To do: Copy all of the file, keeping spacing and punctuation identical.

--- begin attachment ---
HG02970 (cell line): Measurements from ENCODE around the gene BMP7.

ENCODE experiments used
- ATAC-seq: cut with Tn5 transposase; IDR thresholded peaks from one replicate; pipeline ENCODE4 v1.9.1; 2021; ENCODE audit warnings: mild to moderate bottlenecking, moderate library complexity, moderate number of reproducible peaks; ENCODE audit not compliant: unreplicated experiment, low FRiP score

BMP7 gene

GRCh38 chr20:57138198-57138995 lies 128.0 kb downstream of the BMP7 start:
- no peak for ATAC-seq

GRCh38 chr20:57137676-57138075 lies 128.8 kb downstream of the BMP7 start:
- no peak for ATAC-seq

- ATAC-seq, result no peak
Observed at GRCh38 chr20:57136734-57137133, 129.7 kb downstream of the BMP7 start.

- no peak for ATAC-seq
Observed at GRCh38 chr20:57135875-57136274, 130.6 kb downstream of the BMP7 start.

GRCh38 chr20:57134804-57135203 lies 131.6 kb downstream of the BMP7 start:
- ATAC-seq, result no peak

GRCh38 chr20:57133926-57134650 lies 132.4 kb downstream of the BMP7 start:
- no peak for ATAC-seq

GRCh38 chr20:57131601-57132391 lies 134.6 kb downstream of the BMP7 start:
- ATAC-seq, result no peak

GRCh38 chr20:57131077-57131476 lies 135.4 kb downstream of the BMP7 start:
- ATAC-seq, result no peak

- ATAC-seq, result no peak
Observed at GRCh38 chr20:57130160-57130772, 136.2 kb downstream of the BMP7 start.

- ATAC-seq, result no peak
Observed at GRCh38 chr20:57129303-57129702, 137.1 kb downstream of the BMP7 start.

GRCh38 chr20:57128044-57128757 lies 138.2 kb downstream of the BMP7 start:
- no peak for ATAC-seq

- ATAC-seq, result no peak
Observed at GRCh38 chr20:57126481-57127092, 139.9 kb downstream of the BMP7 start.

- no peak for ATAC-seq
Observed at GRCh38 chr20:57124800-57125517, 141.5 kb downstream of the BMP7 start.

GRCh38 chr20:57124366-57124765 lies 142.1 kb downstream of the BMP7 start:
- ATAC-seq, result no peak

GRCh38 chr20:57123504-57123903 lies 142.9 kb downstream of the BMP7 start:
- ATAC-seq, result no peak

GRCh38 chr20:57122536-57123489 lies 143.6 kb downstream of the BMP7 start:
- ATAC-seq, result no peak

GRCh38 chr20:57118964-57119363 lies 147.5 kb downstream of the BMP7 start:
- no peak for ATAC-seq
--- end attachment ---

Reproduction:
HG02970 (cell line): Measurements from ENCODE around the gene BMP7.

ENCODE experiments used
- ATAC-seq: cut with Tn5 transposase; IDR thresholded peaks from one replicate; pipeline ENCODE4 v1.9.1; 2021; ENCODE audit warnings: mild to moderate bottlenecking, moderate library complexity, moderate number of reproducible peaks; ENCODE audit not compliant: unreplicated experiment, low FRiP score

BMP7 gene

GRCh38 chr20:57138198-57138995 lies 128.0 kb downstream of the BMP7 start:
- no peak for ATAC-seq

GRCh38 chr20:57137676-57138075 lies 128.8 kb downstream of the BMP7 start:
- no peak for ATAC-seq

- ATAC-seq, result no peak
Observed at GRCh38 chr20:57136734-57137133, 129.7 kb downstream of the BMP7 start.

- no peak for ATAC-seq
Observed at GRCh38 chr20:57135875-57136274, 130.6 kb downstream of the BMP7 start.

GRCh38 chr20:57134804-57135203 lies 131.6 kb downstream of the BMP7 start:
- ATAC-seq, result no peak

GRCh38 chr20:57133926-57134650 lies 132.4 kb downstream of the BMP7 start:
- no peak for ATAC-seq

GRCh38 chr20:57131601-57132391 lies 134.6 kb downstream of the BMP7 start:
- ATAC-seq, result no peak

GRCh38 chr20:57131077-57131476 lies 135.4 kb downstream of the BMP7 start:
- ATAC-seq, result no peak

- ATAC-seq, result no peak
Observed at GRCh38 chr20:57130160-57130772, 136.2 kb downstream of the BMP7 start.

- ATAC-seq, result no peak
Observed at GRCh38 chr20:57129303-57129702, 137.1 kb downstream of the BMP7 start.

GRCh38 chr20:57128044-57128757 lies 138.2 kb downstream of the BMP7 start:
- no peak for ATAC-seq

- ATAC-seq, result no peak
Observed at GRCh38 chr20:57126481-57127092, 139.9 kb downstream of the BMP7 start.

- no peak for ATAC-seq
Observed at GRCh38 chr20:57124800-57125517, 141.5 kb downstream of the BMP7 start.

GRCh38 chr20:57124366-57124765 lies 142.1 kb downstream of the BMP7 start:
- ATAC-seq, result no peak

GRCh38 chr20:57123504-57123903 lies 142.9 kb downstream of the BMP7 start:
- ATAC-seq, result no peak

GRCh38 chr20:57122536-57123489 lies 143.6 kb downstream of the BMP7 start:
- ATAC-seq, result no peak

GRCh38 chr20:57118964-57119363 lies 147.5 kb downstream of the BMP7 start:
- no peak for ATAC-seq